China's green revolution


08 Feb 2021 - Eleanor Olcott

The expansion in coal power production towards the end of last year cast doubts on Xi Jinping’s pledge made at a UN summit in September for China to achieve carbon neutrality by 2060. The PRC’s overreliance on coal is the biggest hindrance to implementing the General Secretary’s green agenda. Thus far, the politically powerful coal lobby, which supports tens of millions of jobs in China, has relied on concerns about energy security to secure their dominant position in the energy mix. However, last week a central environmental inspection group published a damning report accusing the National Energy Agency (NEA) of failing to reign in the coal industry and of neglecting clean energy reforms. Its publication marks a strengthening in the political standing of China’s environmental planners, who had previously played second fiddle to economic and energy planners. The unusually scathing report reveals frustration on the part of CCP leaders over the failure of provincial leaders and SOE bosses to implement Xi’s environmental agenda. This will in turn give greater prominence to limits set on carbon-emitting power generation that will be published next month in the 14th Five-Year Plan (FYP) for the period 2021-26.

China leads the investment race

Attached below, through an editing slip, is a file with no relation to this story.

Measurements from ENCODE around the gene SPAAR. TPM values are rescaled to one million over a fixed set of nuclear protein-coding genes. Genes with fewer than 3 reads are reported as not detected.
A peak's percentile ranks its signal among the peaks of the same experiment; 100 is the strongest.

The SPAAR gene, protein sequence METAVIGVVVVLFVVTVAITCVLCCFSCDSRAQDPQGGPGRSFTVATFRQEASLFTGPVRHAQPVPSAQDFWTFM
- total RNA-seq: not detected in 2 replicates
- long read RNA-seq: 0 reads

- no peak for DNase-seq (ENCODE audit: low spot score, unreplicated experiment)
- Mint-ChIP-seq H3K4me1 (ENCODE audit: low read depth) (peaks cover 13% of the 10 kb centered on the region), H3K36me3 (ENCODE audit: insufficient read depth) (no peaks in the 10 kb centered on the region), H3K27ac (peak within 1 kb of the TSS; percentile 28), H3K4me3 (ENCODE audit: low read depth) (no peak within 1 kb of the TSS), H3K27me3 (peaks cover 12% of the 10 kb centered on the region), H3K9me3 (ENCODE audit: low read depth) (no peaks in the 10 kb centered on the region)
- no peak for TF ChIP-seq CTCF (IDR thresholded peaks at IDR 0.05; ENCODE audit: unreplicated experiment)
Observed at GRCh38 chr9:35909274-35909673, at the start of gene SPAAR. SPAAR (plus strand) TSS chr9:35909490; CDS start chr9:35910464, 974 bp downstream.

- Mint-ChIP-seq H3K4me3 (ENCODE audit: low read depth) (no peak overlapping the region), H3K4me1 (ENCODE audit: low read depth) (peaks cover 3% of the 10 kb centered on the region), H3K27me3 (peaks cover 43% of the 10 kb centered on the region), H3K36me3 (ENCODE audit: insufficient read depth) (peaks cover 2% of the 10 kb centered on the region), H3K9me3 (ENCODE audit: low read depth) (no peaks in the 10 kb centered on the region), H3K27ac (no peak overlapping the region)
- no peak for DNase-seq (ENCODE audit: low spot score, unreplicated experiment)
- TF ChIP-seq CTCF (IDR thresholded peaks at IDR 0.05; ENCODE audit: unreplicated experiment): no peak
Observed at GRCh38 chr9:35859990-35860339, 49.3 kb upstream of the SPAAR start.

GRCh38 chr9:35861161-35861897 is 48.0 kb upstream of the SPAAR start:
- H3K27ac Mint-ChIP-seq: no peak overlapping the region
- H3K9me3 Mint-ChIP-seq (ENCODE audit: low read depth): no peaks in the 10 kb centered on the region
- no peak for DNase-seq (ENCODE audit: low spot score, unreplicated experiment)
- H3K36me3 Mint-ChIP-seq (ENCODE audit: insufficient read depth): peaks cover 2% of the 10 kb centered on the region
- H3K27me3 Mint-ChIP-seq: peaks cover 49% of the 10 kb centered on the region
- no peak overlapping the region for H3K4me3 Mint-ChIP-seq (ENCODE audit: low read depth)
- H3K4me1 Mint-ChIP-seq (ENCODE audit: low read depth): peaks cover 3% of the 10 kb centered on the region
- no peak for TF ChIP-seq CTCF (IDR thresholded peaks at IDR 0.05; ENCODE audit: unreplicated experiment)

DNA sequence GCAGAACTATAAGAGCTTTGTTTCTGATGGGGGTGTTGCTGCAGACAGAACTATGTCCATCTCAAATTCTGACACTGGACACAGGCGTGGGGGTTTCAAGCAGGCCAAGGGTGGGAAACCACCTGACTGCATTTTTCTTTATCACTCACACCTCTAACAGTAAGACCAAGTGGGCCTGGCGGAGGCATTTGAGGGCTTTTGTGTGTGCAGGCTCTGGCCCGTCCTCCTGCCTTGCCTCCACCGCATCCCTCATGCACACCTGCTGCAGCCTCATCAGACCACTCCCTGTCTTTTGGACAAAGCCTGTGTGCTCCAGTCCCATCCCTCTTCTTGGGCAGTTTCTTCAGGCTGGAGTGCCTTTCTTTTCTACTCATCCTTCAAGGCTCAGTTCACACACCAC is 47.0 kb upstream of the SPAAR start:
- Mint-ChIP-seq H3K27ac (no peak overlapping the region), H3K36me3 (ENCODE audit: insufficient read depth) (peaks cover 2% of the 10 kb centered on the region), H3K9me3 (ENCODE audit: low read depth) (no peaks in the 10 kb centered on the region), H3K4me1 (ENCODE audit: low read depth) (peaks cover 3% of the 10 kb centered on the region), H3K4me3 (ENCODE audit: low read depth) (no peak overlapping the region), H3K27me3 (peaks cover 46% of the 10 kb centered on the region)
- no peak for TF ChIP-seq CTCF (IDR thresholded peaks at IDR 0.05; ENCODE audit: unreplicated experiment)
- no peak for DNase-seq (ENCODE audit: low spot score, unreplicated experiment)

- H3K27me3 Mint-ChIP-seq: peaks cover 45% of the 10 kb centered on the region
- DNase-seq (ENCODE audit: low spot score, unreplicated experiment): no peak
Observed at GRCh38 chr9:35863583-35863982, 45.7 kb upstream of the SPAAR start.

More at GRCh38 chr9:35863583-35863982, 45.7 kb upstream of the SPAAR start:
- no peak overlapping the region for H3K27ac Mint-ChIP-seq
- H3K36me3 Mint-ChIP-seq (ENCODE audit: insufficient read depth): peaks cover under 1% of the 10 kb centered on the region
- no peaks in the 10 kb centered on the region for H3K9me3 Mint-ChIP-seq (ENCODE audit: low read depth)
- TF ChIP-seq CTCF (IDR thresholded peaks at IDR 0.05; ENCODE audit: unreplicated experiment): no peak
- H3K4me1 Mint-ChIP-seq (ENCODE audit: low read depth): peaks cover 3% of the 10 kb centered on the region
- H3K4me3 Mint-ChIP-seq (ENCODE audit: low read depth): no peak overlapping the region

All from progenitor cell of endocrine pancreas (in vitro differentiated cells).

Chinas Green Revolution - Decarbonomics; TS Lombard Blog-1
China’s record on environmental reform has been a mixed bag.
It is simultaneously the world’s leading investor in clean energy, while also outpacing others on coal energy production. Beijing has made strong environmental commitments on the international stage, at the same time as signalling its unwillingness to engage with the new Biden administration on climate change should Washington pursue a hawkish foreign policy. However, the overall trend is a positive one. Beijing is promoting the political standing of the environmental planners, and incrementally eroding the foundations on which the fossil fuel industry had maintained its preeminent position. The road to securing a carbon-neutral future by 2060 will undoubtedly experience set-backs, especially in the event of an economic recession. However, Xi’s pledge at the UN summit was not merely political posturing for a global audience. Serious political capital and money are being invested into achieving this goal, as the forthcoming 14th FYP will make clear. The next challenge is convincing provincial bosses and energy bosses to enact these ambitious reforms.

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#China #Decarbonomics #Climate Change
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